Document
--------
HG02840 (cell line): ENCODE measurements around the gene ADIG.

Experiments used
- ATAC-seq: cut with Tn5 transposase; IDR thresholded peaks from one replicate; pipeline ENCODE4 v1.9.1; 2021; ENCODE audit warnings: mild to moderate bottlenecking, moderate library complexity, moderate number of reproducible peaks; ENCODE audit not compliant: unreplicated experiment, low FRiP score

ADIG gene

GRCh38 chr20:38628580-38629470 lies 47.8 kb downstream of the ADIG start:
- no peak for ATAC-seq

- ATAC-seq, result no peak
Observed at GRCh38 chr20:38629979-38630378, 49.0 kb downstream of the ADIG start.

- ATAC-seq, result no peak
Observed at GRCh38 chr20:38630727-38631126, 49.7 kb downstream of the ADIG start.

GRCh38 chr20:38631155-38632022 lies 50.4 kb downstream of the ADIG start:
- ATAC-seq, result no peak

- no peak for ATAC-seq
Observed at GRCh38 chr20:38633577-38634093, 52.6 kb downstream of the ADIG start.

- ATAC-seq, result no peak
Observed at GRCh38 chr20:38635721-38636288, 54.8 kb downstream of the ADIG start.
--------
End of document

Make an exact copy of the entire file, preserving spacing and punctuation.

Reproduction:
HG02840 (cell line): ENCODE measurements around the gene ADIG.

Experiments used
- ATAC-seq: cut with Tn5 transposase; IDR thresholded peaks from one replicate; pipeline ENCODE4 v1.9.1; 2021; ENCODE audit warnings: mild to moderate bottlenecking, moderate library complexity, moderate number of reproducible peaks; ENCODE audit not compliant: unreplicated experiment, low FRiP score

ADIG gene

GRCh38 chr20:38628580-38629470 lies 47.8 kb downstream of the ADIG start:
- no peak for ATAC-seq

- ATAC-seq, result no peak
Observed at GRCh38 chr20:38629979-38630378, 49.0 kb downstream of the ADIG start.

- ATAC-seq, result no peak
Observed at GRCh38 chr20:38630727-38631126, 49.7 kb downstream of the ADIG start.

GRCh38 chr20:38631155-38632022 lies 50.4 kb downstream of the ADIG start:
- ATAC-seq, result no peak

- no peak for ATAC-seq
Observed at GRCh38 chr20:38633577-38634093, 52.6 kb downstream of the ADIG start.

- ATAC-seq, result no peak
Observed at GRCh38 chr20:38635721-38636288, 54.8 kb downstream of the ADIG start.